The following items were approved by the Board of Regents at its Oct. 13 meeting.
Four new U-M startup companies will move into the U-M Tech Transfer’s Venture Accelerator at the North Campus Research Complex. The regents approved leases with SenSigma, CSquared Innovations, Diapan Therapeutics and Tissue Regeneration Systems. This brings the total to 14 new businesses in the Venture Accelerator that provides space, services and mentoring for emerging U-M startups. U-M Tech Transfer officials expect it to reach capacity by the beginning of next year.
The Board of Regents approved the design for a $14 million project to replace the spectator seating, update infrastructure, and improve fan amenities at Yost Ice Arena, and approved issuing early procurement packages for windows and bleachers for bids. The project is being funded from Athletic Department resources and is scheduled to be completed in the fall of 2012.
A $6.75 million project is planned that will update the Central Power Plant’s electronic control systems to improve reliability, enhance continuous monitoring of systems, and optimize overall plant efficiency. The project will be funded from Utility resources and is scheduled to be completed in the fall of 2014.
Approximately 1,100 gross square feet of shelled space on level 11 of the C. S. Mott Children’s and Von Voigtlander Women’s Hospitals building will be completed to create a pediatric cardiac catheterization laboratory. Hospitals and Health Centers resources will fund the $3.45 million project that is scheduled to be completed in the fall of 2012.
The Sleep Disorders Laboratory program will open a third clinic at Domino’s Farms to meet increased demand for services and reduce wait times. A $3.197 million project will renovate approximately 8,400 square feet of leased space to create the new clinic which will include nine new sleep study rooms. Hospitals and Health Centers resources will fund the project that is scheduled to be completed in the spring of 2012.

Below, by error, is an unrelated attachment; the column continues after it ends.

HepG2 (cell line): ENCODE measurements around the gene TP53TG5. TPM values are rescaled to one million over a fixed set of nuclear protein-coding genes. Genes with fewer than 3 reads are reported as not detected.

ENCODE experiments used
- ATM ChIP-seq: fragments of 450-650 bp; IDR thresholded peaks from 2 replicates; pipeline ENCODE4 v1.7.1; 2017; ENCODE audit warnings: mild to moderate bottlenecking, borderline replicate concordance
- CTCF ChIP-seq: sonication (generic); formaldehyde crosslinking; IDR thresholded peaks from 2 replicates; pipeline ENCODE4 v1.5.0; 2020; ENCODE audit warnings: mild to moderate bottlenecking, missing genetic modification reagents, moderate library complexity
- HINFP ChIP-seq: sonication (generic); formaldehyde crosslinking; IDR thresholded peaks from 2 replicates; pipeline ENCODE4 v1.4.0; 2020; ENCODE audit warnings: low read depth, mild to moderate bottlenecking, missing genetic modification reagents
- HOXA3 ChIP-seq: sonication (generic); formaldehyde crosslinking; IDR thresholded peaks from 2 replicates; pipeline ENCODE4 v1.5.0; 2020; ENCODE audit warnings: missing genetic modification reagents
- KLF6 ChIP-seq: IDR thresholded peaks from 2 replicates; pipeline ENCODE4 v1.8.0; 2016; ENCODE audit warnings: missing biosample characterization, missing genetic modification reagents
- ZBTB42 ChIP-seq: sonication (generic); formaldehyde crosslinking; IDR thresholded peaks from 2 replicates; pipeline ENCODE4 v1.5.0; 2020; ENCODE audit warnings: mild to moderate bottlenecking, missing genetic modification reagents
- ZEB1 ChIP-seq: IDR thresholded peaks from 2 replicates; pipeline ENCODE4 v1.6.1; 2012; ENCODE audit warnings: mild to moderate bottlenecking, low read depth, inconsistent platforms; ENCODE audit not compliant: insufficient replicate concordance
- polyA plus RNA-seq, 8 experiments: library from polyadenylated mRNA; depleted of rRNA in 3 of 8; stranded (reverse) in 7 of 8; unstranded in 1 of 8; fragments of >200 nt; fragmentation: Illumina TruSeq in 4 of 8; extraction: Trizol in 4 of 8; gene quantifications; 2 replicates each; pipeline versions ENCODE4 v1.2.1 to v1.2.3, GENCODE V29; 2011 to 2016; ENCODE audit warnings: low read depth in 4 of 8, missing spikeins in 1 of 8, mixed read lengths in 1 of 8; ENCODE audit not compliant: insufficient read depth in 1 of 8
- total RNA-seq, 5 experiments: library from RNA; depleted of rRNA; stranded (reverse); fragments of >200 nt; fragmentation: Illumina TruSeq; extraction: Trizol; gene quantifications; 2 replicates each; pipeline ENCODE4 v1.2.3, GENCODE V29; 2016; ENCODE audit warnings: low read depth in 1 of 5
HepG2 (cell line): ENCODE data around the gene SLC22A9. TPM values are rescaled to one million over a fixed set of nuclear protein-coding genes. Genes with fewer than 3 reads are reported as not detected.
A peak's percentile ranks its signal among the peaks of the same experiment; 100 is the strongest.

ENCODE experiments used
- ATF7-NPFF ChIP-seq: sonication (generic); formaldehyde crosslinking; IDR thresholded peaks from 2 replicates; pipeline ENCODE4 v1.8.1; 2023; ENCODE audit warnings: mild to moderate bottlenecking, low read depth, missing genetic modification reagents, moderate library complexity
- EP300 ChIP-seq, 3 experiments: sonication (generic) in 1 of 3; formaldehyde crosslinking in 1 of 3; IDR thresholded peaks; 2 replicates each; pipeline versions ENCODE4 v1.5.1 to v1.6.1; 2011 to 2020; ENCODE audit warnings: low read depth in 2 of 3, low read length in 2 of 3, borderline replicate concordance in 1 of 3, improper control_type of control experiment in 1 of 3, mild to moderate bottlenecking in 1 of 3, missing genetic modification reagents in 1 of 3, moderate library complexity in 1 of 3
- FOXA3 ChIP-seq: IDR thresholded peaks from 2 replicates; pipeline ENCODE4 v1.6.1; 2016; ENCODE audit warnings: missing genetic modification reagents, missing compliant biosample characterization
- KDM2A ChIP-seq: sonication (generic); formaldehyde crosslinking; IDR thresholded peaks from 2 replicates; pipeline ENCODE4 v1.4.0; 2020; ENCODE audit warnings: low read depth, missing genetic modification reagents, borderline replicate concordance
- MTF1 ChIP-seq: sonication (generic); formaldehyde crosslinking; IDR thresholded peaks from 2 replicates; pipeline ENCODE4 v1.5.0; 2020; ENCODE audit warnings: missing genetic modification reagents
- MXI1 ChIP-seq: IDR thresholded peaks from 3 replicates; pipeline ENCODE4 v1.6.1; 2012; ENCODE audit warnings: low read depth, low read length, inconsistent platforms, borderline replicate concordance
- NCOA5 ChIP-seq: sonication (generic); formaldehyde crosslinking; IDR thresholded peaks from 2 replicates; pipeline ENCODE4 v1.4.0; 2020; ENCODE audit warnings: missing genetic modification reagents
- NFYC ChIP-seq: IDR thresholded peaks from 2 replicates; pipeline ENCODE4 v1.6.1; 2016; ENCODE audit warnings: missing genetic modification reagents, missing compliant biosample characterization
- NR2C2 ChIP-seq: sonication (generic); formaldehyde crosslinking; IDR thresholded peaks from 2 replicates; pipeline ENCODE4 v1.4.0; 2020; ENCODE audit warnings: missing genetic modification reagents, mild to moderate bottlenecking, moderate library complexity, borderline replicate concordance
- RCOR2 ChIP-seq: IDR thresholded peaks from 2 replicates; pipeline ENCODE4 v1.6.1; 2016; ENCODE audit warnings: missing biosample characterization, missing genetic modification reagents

A $2.1 million project will replace four elevators at the UM-Flint’s Northbank Center building. UM-Flint resources will fund the project, scheduled to be completed in the summer of 2013.
The university will purchase a 0.09-acre vacant lot near the Wall Street District. The property at 910 Maiden Lane will be purchased for the negotiated price of $75,000, with the purchase funded from university investment proceeds.
Kathryn Babayan, associate professor of history, LSA, effective Jan. 1, 2011-Dec. 31, 2015 (correction to tenure status approved November 2010).
Guy Meadows, professor of physical oceanography, Department of Atmospheric, Oceanic and Space Sciences, College of Engineering (CoE), effective Jan. 1, 2012
Sara Dubowsky Adar, John G. Searle Assistant Professor of Epidemiology, School of Public Health, effective Nov. 1, 2011-Oct. 31, 2014.
Patrice Speeter Beddor, John C. Catford Collegiate Professor of Linguistics, LSA, effective Oct. 1, 2011-Aug. 31, 2016.
Scott W. Campbell, Constance F. and Arnold C. Pohs Endowed Professor of Telecommunications, LSA, effective Oct. 1, 2011-Aug. 31, 2016.
David Cesarani, Louis and Helen Padnos Visiting Professor of Judaic Studies, LSA, effective Sept. 1, 2012-Dec. 31, 2012.
Dr. Andrew C. Chang, John Alexander Distinguished Professor of Thoracic Surgery, Medical School, effective Oct. 1, 2011-Aug. 31, 2016.
Jonathan Freedman, Marvin Felheim Collegiate Professor of English, American Studies and Judaic Studies, LSA, effective Oct. 1, 2011-Aug. 31, 2016.
Robert Griess Jr., Richard D. Brauer Collegiate Professor of Mathematics, LSA, effective Oct. 1, 2011-Aug. 31, 2016.
Shinobu Kitayama, Robert B. Zajonc Collegiate Professor of Psychology, LSA, effective Oct. 1, 2011-Aug. 31, 2016.
Jonathan Lee, G. Lawton and Louise G. Johnson Professor of Engineering, CoE, effective Oct. 1, 2011-Aug. 31, 2016.
Robert Sellers, Charles D. Moody Collegiate Professor of Psychology, LSA, effective Oct. 1, 2011-Aug. 31, 2016.
Susan Siegfried, Denise Riley Collegiate Professor of the History of Art and Women’s Studies, LSA, effective Oct. 1, 2011-Aug. 31, 2016.
Melanie Trede, Toyota Visiting Professor of Japanese Studies, LSA, effective Oct. 1, 2011-April 30, 2012.